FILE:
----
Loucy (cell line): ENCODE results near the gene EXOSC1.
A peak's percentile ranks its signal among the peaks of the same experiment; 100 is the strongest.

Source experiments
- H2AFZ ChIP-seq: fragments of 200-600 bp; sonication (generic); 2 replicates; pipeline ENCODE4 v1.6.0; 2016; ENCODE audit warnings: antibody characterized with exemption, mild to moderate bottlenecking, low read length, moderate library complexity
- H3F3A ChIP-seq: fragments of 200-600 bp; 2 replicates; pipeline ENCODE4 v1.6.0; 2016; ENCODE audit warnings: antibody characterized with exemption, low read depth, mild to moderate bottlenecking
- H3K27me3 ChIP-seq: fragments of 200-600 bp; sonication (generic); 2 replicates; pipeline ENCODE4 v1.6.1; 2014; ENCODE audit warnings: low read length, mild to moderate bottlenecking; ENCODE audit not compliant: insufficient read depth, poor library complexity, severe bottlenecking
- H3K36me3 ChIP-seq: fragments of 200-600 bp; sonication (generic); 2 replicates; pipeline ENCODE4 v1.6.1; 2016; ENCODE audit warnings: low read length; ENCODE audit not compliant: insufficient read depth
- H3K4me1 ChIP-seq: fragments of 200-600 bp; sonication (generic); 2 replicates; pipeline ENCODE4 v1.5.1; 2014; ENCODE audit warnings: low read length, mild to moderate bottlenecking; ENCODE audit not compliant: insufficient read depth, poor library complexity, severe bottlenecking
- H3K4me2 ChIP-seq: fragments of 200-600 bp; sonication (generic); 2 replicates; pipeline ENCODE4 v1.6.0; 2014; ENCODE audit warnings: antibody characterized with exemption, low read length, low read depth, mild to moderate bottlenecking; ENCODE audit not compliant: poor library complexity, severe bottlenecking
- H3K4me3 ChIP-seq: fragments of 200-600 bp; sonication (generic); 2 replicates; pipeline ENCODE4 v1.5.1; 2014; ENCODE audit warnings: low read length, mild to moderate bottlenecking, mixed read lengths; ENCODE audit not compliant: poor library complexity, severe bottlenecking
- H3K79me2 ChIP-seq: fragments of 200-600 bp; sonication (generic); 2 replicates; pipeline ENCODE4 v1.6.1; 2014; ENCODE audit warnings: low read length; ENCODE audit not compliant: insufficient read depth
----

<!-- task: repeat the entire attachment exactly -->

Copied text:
Loucy (cell line): ENCODE results near the gene EXOSC1.
A peak's percentile ranks its signal among the peaks of the same experiment; 100 is the strongest.

Source experiments
- H2AFZ ChIP-seq: fragments of 200-600 bp; sonication (generic); 2 replicates; pipeline ENCODE4 v1.6.0; 2016; ENCODE audit warnings: antibody characterized with exemption, mild to moderate bottlenecking, low read length, moderate library complexity
- H3F3A ChIP-seq: fragments of 200-600 bp; 2 replicates; pipeline ENCODE4 v1.6.0; 2016; ENCODE audit warnings: antibody characterized with exemption, low read depth, mild to moderate bottlenecking
- H3K27me3 ChIP-seq: fragments of 200-600 bp; sonication (generic); 2 replicates; pipeline ENCODE4 v1.6.1; 2014; ENCODE audit warnings: low read length, mild to moderate bottlenecking; ENCODE audit not compliant: insufficient read depth, poor library complexity, severe bottlenecking
- H3K36me3 ChIP-seq: fragments of 200-600 bp; sonication (generic); 2 replicates; pipeline ENCODE4 v1.6.1; 2016; ENCODE audit warnings: low read length; ENCODE audit not compliant: insufficient read depth
- H3K4me1 ChIP-seq: fragments of 200-600 bp; sonication (generic); 2 replicates; pipeline ENCODE4 v1.5.1; 2014; ENCODE audit warnings: low read length, mild to moderate bottlenecking; ENCODE audit not compliant: insufficient read depth, poor library complexity, severe bottlenecking
- H3K4me2 ChIP-seq: fragments of 200-600 bp; sonication (generic); 2 replicates; pipeline ENCODE4 v1.6.0; 2014; ENCODE audit warnings: antibody characterized with exemption, low read length, low read depth, mild to moderate bottlenecking; ENCODE audit not compliant: poor library complexity, severe bottlenecking
- H3K4me3 ChIP-seq: fragments of 200-600 bp; sonication (generic); 2 replicates; pipeline ENCODE4 v1.5.1; 2014; ENCODE audit warnings: low read length, mild to moderate bottlenecking, mixed read lengths; ENCODE audit not compliant: poor library complexity, severe bottlenecking
- H3K79me2 ChIP-seq: fragments of 200-600 bp; sonication (generic); 2 replicates; pipeline ENCODE4 v1.6.1; 2014; ENCODE audit warnings: low read length; ENCODE audit not compliant: insufficient read depth